The accommodation was a bit problematical, as the camping ground was a kilometre back up the steep entry road.
On the map we could see a good short cut to it – under the bridge and up a wheel track – but the sky looked threatening, and so far this year all the camping grounds had been wastelands. It seemed a good moment for another hotel.
We burrowed into the mass of lanes and eventually found the Office of Tourism, where we were told that there was only one hotel (l’Hostellerie des Corbières, in the main street) and we were soon installed there feeling very pleased, particularly when it began to rain.
We indulged in long showers, then sat on the bed for a sort of lunch of muesli and dried fruit. The room was slightly cramped and dark, but to us it was palatial and there was the added advantage of an electric jug with a supply of tea and coffee. We reclined on our pillows with cups of tea and then slept.
We crossed the river and turned towards the abbey, past a fine old twelfth century hump-backed bridge, which was positively new compared to the abbey itself.
That was founded by the Benedictines in 799 under the charter of Charlemagne, in what must have been an idyllic spot, a rich little valley on a loop of the river, protected by hills.
Little remains of the original abbey buildings, which are now a mish-mash of centuries and styles. For example, the defensive walls were built in the Hundred Years’ War and the present tower dates from the sixteenth century.
We pressed on beside the sandy bed of the Orbieu, where there were gardens of vegetables and flowers, then crossed on a low footbridge and entered the village proper through one of the last remaining portals.
The tightly knit web of lanes was full of craft studios, gourmet food shops, wine merchants and the like, and in one square there was a lovely old church.
The thing that was not so plentiful was restaurants. The few that we saw were outrageously expensive by our standards (fine dining is wasted on us in our humble walking clothes, ravenous after a tiring day).
However, we had hopes of a good meal on the main street, which was less dainty in tone. But when we looked more carefully, we found that nearly all the eateries that had looked so promising earlier were no more than bars, and the rest were lowly take-away pizza or kebab shops. It was surprising and disheartening.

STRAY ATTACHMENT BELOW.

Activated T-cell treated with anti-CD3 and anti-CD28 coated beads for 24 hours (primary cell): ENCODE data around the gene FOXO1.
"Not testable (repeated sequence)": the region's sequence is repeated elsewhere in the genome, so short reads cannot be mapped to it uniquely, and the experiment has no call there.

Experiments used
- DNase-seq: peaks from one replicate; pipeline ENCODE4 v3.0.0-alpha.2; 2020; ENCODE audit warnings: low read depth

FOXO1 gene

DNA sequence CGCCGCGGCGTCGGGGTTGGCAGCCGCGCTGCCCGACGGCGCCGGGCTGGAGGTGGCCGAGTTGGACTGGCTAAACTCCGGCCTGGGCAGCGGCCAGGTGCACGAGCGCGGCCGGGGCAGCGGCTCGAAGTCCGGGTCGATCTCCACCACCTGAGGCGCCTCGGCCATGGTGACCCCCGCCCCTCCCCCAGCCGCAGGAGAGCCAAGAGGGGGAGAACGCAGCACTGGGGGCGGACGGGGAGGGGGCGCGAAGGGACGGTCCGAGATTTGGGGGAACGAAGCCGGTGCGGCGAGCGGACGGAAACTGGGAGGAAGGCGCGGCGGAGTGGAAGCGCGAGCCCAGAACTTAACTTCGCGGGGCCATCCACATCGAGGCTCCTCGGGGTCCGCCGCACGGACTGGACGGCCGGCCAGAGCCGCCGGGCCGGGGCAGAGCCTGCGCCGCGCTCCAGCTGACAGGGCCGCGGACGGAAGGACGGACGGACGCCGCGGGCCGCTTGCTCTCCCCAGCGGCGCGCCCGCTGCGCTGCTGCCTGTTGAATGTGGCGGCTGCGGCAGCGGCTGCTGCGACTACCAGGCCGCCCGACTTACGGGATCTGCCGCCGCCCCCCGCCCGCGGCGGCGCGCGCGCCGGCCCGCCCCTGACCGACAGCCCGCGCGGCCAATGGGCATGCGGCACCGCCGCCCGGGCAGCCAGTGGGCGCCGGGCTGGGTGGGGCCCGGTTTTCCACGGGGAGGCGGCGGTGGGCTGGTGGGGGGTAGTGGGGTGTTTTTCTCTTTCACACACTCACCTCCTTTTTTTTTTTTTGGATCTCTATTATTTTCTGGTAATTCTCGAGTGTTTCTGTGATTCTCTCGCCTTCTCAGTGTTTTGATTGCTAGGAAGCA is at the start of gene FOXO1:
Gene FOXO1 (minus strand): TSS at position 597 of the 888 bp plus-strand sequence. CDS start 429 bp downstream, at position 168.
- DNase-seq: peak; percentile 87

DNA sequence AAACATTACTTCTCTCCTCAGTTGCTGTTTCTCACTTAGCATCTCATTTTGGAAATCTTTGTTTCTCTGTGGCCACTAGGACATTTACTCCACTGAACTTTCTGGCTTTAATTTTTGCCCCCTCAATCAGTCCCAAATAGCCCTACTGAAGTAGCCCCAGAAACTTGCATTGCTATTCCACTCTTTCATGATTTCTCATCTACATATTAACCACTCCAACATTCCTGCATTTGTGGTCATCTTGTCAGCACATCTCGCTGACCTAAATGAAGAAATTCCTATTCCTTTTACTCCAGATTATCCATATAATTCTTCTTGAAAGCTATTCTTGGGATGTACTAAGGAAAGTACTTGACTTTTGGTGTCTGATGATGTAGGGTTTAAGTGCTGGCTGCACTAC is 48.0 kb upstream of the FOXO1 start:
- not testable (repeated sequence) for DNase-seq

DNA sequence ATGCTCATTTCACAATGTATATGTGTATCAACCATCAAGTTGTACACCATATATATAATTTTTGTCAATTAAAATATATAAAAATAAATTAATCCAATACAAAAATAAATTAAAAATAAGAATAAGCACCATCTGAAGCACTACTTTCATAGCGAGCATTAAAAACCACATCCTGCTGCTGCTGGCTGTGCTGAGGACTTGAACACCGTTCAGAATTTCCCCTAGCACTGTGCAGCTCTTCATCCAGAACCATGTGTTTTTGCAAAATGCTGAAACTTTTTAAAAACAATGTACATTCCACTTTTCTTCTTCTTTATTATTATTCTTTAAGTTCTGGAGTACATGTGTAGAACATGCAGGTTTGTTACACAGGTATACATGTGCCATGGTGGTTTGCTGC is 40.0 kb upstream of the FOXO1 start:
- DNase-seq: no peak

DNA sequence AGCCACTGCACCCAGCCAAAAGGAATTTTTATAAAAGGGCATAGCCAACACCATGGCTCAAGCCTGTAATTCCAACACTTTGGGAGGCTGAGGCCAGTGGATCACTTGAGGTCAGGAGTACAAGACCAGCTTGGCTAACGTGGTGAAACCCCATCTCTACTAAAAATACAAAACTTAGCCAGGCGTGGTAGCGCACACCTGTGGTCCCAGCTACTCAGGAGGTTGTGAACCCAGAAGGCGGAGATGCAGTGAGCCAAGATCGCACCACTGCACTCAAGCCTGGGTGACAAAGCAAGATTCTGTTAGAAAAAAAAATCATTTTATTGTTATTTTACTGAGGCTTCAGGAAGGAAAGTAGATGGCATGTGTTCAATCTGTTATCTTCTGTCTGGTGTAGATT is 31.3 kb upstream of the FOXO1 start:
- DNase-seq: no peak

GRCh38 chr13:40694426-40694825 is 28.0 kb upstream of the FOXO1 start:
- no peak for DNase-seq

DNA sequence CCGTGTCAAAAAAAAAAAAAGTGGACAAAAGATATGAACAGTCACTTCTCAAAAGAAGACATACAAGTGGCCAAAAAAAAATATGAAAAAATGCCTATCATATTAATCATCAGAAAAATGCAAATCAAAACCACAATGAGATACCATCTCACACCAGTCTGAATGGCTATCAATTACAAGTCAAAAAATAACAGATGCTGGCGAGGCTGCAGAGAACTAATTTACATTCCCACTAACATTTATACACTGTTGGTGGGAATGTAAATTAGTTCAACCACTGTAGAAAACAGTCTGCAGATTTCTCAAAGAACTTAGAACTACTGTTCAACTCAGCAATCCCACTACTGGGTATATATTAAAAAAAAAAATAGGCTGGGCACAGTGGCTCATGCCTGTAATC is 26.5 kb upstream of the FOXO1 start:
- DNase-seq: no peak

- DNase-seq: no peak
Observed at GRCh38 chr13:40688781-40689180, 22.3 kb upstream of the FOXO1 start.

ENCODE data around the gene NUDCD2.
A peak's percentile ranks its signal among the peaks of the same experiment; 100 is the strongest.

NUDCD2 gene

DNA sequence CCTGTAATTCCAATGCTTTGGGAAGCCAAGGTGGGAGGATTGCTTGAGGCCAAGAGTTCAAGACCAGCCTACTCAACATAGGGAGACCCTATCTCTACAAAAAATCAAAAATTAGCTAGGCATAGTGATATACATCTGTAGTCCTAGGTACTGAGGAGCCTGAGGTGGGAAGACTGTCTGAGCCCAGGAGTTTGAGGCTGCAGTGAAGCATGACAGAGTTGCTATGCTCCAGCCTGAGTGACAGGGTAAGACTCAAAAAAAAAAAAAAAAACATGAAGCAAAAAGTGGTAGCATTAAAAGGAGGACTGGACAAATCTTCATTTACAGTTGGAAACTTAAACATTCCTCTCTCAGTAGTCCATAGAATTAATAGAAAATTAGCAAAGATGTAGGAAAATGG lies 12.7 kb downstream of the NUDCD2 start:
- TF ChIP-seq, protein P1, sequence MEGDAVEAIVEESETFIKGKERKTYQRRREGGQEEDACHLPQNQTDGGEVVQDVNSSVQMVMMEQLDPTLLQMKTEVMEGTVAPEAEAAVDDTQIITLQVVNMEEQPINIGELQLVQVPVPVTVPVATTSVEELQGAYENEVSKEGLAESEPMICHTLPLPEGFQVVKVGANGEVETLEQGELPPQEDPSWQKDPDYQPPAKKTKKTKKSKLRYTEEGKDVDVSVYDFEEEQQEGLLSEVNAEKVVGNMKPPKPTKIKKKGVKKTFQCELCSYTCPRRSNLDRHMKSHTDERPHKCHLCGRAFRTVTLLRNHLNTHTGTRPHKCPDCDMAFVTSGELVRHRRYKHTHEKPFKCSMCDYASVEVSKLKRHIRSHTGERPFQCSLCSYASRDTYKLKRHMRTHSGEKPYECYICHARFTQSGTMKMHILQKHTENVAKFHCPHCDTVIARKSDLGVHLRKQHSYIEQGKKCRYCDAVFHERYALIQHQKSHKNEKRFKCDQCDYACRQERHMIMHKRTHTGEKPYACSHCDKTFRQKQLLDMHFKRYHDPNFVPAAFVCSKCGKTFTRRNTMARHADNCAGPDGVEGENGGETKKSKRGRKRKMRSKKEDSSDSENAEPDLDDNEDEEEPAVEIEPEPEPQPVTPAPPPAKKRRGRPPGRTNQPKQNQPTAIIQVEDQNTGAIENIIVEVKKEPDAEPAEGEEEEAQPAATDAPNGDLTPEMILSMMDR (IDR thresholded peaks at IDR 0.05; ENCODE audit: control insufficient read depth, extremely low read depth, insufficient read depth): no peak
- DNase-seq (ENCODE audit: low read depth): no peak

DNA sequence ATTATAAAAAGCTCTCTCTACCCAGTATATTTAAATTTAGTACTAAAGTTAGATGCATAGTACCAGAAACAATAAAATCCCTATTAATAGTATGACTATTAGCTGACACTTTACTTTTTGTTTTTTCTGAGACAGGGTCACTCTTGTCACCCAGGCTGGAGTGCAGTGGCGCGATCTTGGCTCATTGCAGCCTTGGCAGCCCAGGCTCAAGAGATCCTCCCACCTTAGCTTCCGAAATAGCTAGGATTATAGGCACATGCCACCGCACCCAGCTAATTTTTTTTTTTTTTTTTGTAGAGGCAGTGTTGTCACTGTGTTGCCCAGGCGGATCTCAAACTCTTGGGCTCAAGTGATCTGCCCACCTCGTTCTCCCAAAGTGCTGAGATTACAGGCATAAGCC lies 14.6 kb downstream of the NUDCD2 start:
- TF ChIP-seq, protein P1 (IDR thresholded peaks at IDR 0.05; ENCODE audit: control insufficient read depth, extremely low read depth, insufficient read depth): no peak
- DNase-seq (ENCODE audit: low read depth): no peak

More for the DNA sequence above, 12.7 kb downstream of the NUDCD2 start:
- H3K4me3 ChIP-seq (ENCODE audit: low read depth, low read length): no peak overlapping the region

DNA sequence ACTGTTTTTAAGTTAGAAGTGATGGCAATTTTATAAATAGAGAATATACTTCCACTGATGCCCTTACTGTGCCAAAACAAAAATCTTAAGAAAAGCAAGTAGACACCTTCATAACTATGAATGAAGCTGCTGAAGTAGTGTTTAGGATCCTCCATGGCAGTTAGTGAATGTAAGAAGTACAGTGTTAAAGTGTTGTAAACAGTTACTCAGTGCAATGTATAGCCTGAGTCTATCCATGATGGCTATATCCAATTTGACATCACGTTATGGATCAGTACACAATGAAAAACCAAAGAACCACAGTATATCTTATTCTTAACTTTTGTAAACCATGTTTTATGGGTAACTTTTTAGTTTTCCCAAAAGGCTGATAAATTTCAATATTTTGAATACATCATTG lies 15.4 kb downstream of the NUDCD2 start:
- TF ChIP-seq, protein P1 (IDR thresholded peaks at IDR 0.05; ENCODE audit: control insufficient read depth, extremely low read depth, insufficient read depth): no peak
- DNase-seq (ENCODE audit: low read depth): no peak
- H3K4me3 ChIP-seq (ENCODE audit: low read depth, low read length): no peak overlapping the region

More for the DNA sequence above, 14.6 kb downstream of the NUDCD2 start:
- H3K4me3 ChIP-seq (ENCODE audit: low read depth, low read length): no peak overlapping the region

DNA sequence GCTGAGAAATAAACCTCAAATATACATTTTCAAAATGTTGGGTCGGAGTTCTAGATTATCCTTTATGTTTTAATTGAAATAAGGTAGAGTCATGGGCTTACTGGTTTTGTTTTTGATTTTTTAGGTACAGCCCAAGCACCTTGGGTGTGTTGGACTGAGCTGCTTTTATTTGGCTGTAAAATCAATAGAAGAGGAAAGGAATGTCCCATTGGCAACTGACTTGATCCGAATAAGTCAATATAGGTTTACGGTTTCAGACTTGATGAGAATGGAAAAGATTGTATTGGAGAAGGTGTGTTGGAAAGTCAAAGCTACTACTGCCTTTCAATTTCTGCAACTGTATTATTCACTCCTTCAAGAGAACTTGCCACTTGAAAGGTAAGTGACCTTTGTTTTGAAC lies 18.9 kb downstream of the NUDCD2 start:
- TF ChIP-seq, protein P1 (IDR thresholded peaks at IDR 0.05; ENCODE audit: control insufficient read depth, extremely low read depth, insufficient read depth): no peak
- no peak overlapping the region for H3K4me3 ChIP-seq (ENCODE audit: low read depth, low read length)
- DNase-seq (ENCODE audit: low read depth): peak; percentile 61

Our last hope was the restaurant at the hotel. It was also ridiculously expensive but there was a vegetarian platter for €17 which we decided to try.
The dining room had a hushed air, with a few tables occupied by couples who had evidently taken a vow of silence.
The best part was the view from the window onto a wide grassy field, which the waitress said had been a vineyard until recently, when the old vigneron had died.
Naturally there was no house wine so we ordered a half bottle of red. As an entrée we asked for a green salad, although it was not on the menu, and got a little mound of rocket. The bread basket contained four tiny rolls and was not refilled.
The vegetarian platters were dismayingly small – a few slices of eggplant scattered with rocket. Considering that we had only eaten a pastry and a bowl of muesli all day, it did not really do the trick, and we rose from the table almost as hungry as when we sat down. Nevertheless it was one of the most expensive meals of the whole walk (€55).
Back in the room we had a cup of tea and hoped for better things tomorrow.